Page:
episode 9, Work of Art travels to Main Street, USA, or Cold Spring, New York, where the five remaining artists have two hours to find a portrait subject worthy of a gallery showing. The artists take a 60-mile train ride to a tiny Cold Spring, where an abundance of Caucasian subjects are waiting for their reality-TV debut. Actually, there's a lot of initial rejection and door-closing in the artists' faces during this difficult-for-the-introverted challenge.
Host China Chow livens the environment in her trench-coat dress. The weirdest thing that could ever happen on this show is if China wore something from J. Crew--or Eddie Bauer if the weather requires it. She gives everyone $200 to buy supplies in town and some clear bubble umbrellas so we can note their facial expressions of frustration as they pound the streets of rainy Cold Spring.
After coming up against a bunch of people saying no in voices reflecting an acute fear of art, everyone eventually settles on somebody to portray. Kymia finds an odd couple of antique dealers who love dolls and skull thingies and who look like an underground comic-book come to life before studio-time even commences. Dusty finds an adorably exuberant tyke who reminds him of his daughter in Arkansas. Dusty missed her first birthday by being on the show. Awwww. He asks a gaggle of children where he can buy $200 worth of candy and they dutifully point to a quaint store just down a-ways off camera. He's going to make a candy portrait because his subject likes candy. Hmmm...
Lola finds a couple of coin dealers who regale her with tales of the history of money. She buys some bills and proclaims a love of numismatics that seems somewhat genuine, given her penchant for bullshitting her way through challenges in the past. Onward! Sara strikes out a few times but then hits pay dirt with a group of firemen. She finds the world's longest-working fireman (on duty for more than sixty years) and then tries on a much-too-large uniform, for their and our amusement. She's starry-eyed at fireman-art possibility.
Young has the funniest would-be failed attempt when he tries to pry secrets-of-the-town from the owner of a bed & breakfast. Young: Have you ever stayed in a B&B? This woman has no secrets--only plates of muffins. He ends up on a tour of the entire hotel, making exclamations of wonder at lavender-painted rooms with their own fireplaces. Finally, he slips away and walks by...a portrait studio! As Young watches the painter work, he has a bright idea. You can almost see the light bulb go on over his head. Wait, I'll provide you with the image I have in mind. There.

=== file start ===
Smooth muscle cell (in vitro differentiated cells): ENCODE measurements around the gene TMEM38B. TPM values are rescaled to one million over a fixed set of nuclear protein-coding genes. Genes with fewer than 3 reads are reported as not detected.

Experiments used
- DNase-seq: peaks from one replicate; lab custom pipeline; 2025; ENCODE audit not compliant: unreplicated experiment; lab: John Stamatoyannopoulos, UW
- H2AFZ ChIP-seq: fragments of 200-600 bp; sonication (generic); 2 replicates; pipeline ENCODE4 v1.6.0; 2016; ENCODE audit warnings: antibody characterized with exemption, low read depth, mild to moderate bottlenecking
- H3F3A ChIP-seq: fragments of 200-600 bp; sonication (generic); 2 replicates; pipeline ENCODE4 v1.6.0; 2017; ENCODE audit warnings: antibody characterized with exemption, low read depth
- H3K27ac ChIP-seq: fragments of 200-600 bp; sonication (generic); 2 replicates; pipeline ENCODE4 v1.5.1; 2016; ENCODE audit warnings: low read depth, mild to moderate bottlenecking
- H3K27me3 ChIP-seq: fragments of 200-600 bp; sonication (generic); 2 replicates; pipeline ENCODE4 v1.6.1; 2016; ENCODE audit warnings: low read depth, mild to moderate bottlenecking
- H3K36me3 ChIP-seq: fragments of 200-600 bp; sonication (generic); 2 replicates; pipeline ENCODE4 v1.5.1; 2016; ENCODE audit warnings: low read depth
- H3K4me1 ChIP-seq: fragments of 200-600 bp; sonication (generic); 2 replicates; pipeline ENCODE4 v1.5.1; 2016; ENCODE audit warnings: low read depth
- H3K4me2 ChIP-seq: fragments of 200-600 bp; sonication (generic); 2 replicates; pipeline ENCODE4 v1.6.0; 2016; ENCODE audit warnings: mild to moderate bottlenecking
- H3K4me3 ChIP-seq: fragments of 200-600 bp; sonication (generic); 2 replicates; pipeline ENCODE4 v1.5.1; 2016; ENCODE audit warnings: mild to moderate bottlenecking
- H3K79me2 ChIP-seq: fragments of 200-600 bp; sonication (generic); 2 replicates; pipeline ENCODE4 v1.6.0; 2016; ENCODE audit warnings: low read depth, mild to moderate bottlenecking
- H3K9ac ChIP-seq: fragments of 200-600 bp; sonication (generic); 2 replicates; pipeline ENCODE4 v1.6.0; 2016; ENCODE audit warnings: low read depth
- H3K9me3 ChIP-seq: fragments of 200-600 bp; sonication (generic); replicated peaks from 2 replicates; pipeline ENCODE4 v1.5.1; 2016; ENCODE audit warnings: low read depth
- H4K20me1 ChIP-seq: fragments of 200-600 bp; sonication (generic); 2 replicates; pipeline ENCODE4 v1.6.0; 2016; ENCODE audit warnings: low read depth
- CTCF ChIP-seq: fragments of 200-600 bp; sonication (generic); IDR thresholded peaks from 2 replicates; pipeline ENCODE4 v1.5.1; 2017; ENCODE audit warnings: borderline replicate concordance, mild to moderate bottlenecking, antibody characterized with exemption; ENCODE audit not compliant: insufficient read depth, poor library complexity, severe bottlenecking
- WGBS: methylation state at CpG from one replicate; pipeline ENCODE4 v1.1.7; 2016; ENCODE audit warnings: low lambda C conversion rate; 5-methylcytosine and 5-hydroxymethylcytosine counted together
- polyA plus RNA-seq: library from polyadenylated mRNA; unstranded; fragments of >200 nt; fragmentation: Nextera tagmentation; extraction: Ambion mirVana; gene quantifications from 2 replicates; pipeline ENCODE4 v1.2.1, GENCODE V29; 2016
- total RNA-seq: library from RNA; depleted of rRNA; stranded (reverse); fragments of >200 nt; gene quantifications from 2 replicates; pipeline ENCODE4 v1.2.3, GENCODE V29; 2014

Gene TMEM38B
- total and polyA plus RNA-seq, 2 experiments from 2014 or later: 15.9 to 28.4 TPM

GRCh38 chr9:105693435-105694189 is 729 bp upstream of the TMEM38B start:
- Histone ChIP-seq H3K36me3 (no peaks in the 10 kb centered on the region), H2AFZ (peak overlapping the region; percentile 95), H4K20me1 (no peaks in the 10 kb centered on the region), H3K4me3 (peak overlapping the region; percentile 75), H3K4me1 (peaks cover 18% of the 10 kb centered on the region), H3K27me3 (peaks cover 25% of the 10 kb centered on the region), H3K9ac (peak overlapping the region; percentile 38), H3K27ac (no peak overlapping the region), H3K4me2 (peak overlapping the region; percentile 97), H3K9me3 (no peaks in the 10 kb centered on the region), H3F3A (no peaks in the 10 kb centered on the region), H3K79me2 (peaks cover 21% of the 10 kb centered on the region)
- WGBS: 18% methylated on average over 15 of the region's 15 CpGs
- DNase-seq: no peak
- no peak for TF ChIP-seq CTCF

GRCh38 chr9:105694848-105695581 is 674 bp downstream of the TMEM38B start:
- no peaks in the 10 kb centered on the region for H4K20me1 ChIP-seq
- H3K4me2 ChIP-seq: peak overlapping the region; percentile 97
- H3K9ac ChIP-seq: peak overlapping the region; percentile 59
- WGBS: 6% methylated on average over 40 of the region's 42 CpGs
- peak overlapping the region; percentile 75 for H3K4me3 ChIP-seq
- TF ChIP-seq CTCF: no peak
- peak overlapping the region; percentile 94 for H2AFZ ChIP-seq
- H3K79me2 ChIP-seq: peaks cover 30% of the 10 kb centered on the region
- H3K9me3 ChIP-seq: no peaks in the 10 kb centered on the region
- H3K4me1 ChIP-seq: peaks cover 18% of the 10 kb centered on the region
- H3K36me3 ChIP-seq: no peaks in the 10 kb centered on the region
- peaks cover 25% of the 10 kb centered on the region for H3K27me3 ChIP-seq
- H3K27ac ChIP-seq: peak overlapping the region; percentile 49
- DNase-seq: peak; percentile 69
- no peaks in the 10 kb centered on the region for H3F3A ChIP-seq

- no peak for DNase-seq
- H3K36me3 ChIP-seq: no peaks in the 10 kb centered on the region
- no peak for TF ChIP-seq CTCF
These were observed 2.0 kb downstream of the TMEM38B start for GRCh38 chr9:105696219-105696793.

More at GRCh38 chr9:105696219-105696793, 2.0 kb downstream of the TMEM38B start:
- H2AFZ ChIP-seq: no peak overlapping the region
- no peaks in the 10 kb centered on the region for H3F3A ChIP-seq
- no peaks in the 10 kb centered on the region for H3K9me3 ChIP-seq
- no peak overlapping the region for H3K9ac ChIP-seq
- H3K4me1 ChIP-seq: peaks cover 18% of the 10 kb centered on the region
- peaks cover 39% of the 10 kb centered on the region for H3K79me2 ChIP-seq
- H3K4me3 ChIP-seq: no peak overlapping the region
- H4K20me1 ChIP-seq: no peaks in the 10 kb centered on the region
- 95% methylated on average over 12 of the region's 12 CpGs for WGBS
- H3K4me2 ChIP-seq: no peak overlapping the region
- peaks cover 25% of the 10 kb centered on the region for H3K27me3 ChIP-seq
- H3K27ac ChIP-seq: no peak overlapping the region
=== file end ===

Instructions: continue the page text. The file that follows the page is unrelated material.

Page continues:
Anyway, he decides to give the painter his $200 and have him paint Young's portrait in the 20 minutes left before heading back on the train. The guy is like, uh, well, (laugh), OK--why not? Cool guy. He free-brushes it, doing a decent impressionist take on Young and his "Justin-Bieber hair" while Young takes photos of the guy at work. Young's going to incorporate his portrait with his subject's portrait for two, two, TWO portraits in one! Young is very clever and Sara remarks as such when she sees him carrying his portrait down the street. She does a mental face-palm and asks why she didn't think of that.
Riding that train, high on cocaine - actually tobacco. Hey, that would be a great challenge. I can picture mentor Simon de Pury shouting: Artists! You have 24 hours to create your next work of art while snorting buckets of pharmaceutical-grade cocaine in order to bring back the 80s art market for all of our benefit! Now, make it brrrrrillllliant!
I have vision.